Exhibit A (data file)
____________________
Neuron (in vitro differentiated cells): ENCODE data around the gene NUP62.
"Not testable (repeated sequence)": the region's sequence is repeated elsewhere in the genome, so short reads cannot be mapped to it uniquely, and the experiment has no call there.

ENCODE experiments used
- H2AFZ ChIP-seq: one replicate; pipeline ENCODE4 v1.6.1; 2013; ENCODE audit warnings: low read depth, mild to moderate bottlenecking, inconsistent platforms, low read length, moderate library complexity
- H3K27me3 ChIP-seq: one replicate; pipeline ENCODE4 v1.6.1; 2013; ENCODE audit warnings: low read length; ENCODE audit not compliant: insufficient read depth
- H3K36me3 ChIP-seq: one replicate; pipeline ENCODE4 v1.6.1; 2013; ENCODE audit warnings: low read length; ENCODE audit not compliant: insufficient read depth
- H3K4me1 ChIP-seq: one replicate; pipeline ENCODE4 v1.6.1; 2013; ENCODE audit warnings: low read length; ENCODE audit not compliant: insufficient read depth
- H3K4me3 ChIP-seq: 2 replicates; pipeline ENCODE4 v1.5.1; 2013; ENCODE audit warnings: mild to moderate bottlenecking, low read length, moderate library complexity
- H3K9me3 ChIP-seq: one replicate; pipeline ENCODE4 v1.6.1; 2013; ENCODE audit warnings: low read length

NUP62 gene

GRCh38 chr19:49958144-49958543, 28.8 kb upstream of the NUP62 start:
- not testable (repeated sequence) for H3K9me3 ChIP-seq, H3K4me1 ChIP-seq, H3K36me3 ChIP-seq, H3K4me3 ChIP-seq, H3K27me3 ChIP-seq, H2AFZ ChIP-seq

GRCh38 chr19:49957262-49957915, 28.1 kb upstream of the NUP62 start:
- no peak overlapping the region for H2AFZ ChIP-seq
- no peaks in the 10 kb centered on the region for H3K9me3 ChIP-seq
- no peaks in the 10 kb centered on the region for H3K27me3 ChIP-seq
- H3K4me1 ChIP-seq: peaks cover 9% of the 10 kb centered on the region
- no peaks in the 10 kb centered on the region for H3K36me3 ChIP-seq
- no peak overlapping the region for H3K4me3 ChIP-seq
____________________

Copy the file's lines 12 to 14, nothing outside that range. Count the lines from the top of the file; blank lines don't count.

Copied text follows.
- not testable (repeated sequence) for H3K9me3 ChIP-seq, H3K4me1 ChIP-seq, H3K36me3 ChIP-seq, H3K4me3 ChIP-seq, H3K27me3 ChIP-seq, H2AFZ ChIP-seq

GRCh38 chr19:49957262-49957915, 28.1 kb upstream of the NUP62 start:
- no peak overlapping the region for H2AFZ ChIP-seq